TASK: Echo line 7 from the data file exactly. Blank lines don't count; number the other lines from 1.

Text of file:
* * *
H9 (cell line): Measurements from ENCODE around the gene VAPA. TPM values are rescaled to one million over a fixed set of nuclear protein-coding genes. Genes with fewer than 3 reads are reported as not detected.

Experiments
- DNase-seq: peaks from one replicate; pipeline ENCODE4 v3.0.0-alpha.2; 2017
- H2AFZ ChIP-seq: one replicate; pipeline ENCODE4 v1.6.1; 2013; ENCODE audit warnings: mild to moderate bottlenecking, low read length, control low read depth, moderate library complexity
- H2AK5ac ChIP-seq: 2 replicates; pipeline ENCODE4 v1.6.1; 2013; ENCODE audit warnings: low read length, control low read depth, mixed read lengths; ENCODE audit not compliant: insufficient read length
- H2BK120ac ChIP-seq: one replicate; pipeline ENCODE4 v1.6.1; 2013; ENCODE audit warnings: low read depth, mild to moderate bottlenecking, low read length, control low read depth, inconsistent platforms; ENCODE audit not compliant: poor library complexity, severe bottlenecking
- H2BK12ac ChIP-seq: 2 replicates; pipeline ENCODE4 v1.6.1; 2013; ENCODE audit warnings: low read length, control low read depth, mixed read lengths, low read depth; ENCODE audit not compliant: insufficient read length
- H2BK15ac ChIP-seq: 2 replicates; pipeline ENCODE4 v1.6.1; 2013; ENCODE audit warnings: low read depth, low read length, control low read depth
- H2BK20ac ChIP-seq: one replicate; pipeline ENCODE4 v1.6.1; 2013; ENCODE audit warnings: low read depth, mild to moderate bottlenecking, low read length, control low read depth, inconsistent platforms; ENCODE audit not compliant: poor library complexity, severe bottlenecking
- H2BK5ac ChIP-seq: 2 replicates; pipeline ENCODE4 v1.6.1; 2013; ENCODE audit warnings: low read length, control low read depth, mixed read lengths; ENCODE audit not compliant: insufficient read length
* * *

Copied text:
- H2BK12ac ChIP-seq: 2 replicates; pipeline ENCODE4 v1.6.1; 2013; ENCODE audit warnings: low read length, control low read depth, mixed read lengths, low read depth; ENCODE audit not compliant: insufficient read length